• Microclimate data collected hourly at Jane Col, for 12 climatic variables via automatic data loggers, 2007-2016. Data is not available across the entire temporal range for all variables. NERC funded under the British Antarctic Survey National Capability programme, Polar Science for Planet Earth. **Please be advised to use Version 2.0 Data** Version 2.0 (see ''Related Data Set Metadata'' link below) has undergone quality control and includes flags for potential outliers in data.

  • Meteorological variables (wind speed, air temperature and wind direction) were collected using two wind towers. Photogrammetric data were collected using a pole-mounted digital camera and DJI Phantom 3 UAV. LiDAR data collected via terrestrial and airborne laser scanning. Fieldwork carried out at Hintereisferner glacier, in the Oetztal Alps region, Tyrol, Austria, from 1-15 August 2018 by Joshua Chambers, Thomas Smith and Mark Smith. Terrestrial laser scan (TLS) data collected by Rudolf Sailer. Airborne laser scan (ALS) data originally from Open Data Austria, see Sailer et al. (2012). One wind tower recorded for the entire study duration, the second was moved to different plots every ~4 days. Photogrammetric data were collected on 8, 10, 11, 12 and 13 August. TLS scans were split into upper- and lower-glacier, and completed on 3, 7, 12 and 16 August. Data were used to examine the relations between glacier aerodynamic roughness and sampling resolution, and to develop a correction factor for roughness derived from coarser resolution data. Fieldwork was funded by an INTERACT Transnational Access grant awarded to Mark Smith under the European Union H2020 Grant Agreement No. 730938. Joshua Chambers is supported by a NERC PhD studentship (NE/L002574/1). Ivana Stiperski was funded by Austrian Science Fund (FWF) grant T781-N32.

  • Temperature and precipitation data from the Weather Research and Forecasting model are bias-corrected against observations to create these bias-corrected gridded datasets over the Rio Santa River Basin (in the Cordillera Blanca) at 4 km horizontal resolution (d02), the Vilcanota-Urubamba region at 4 km horizontal resolution (d03) and the upper region of the Rio Santa River Basin at 800 m horizontal resolution (d04). The raw WRF data can be found in the related dataset. Full details of the bias-correction can be found in Fyffe et al., (2021). These data were corrected as part of the PEGASUS (Producing EnerGy and preventing hAzards from SUrface water Storage in Peru) and Peru GROWS (Peruvian Glacier Retreat and its Impact on Water Security) projects. The datasets were created to assess past climate in the Peruvian Andes, as a basis to determine future climate in the region, and as an input for glaciological and hydrological models. The data were created using the British Antarctic Survey high performance computer. The creation of this data was conducted under the Peru GROWS and PEGASUS projects, which were both funded by NERC (grants NE/S013296/1 and NE/S013318/1, respectively) and CONCYTEC through the Newton-Paulet Fund. The Peruvian part of the Peru GROWS project was conducted within the framework of the call E031-2018-01-NERC "Glacier Research Circles", through its executing unit FONDECYT (Contract No. 08-2019-FONDECYT).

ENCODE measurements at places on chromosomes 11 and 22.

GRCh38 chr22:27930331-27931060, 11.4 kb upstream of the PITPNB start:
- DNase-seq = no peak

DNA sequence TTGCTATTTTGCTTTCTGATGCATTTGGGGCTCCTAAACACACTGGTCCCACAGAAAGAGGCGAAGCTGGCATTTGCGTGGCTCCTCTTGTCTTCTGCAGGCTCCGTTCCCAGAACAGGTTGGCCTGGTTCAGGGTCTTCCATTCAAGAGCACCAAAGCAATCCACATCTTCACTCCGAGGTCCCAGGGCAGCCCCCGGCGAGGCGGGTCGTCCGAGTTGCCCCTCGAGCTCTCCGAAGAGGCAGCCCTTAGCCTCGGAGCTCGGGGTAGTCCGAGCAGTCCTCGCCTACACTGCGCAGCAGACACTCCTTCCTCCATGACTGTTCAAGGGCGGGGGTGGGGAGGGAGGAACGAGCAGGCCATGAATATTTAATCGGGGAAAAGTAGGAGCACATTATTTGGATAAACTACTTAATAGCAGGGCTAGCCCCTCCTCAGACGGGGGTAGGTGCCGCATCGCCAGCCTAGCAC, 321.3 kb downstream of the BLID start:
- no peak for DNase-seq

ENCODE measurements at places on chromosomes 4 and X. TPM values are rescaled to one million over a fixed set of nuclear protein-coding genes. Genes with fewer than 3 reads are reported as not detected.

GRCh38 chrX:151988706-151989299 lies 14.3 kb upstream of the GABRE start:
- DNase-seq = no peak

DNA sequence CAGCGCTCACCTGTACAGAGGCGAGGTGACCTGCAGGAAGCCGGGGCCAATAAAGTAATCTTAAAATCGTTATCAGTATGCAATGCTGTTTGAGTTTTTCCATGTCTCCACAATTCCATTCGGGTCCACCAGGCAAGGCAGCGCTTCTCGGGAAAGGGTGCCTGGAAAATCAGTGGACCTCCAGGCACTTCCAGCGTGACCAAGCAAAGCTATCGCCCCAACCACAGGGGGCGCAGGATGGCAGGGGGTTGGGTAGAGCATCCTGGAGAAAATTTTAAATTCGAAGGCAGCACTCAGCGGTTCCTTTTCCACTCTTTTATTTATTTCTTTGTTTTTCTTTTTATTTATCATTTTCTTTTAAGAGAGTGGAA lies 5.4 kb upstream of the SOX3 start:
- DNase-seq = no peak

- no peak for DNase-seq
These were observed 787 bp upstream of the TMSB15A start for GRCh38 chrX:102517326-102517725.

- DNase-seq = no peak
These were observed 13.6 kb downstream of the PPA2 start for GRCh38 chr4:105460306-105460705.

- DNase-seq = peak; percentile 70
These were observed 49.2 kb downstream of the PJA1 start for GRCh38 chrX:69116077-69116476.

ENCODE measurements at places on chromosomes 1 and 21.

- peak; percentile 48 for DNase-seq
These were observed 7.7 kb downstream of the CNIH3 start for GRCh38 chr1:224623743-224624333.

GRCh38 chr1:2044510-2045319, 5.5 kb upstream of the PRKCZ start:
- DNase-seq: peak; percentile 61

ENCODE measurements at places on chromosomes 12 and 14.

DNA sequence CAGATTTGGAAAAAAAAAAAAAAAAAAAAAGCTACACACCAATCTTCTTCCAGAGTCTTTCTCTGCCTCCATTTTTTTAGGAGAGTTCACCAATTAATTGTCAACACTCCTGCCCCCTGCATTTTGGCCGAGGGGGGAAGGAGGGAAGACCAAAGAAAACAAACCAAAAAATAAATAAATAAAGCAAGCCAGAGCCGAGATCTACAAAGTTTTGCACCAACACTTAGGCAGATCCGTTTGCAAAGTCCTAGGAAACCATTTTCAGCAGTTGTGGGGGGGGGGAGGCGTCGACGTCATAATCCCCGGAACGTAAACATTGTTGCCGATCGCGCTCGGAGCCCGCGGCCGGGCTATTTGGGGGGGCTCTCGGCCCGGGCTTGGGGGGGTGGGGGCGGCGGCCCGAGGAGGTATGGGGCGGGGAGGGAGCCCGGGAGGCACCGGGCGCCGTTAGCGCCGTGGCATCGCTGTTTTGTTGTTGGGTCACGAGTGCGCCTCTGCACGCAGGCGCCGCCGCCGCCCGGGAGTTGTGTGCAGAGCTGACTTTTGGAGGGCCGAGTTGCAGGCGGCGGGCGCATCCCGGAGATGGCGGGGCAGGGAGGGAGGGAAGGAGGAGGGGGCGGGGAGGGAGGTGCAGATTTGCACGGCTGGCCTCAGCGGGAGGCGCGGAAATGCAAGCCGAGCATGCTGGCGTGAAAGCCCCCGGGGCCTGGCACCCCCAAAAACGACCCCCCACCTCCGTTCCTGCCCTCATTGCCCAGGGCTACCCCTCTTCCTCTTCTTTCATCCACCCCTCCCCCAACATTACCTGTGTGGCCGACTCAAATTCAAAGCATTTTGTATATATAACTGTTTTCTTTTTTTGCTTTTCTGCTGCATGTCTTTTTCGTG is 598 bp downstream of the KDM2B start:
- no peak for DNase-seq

• UK Met Office UM (Unified Model) output for Larsen Ice Shelf, run at 4km resolution. Modelling was carried out to support the Orographic Flows and the Climate of the Antarctic Peninsula (OFCAP) project during the 2010-2011 field season.

  • The data consists of 30 minute observations recorded by an automatic weather station (iWS 18) in Cabinet Inlet on Larsen C Ice Shelf on the Antarctic Peninsula. The iWS consists of a custom-built weather station unit, assembled at the Institute of Marine and Atmospheric research Utrecht (IMAU). There are sensors for air temperature, surface air pressure, relative humidity, as well as a GPS, an acoustic snow height sensor, an ARGOS communication antenna, and three Lithium batteries that fuel the unit when solar radiation is absent. The unit is complemented by a propeller-vane Young anemometer measuring wind direction and speed. Additionally, all radiation fluxes are measured with a Kipp and Zonen CNR4 radiometer. This dataset runs from 25 November 2014 to 13 November 2017. Funding was provided by the NERC grant NE/L005409/1.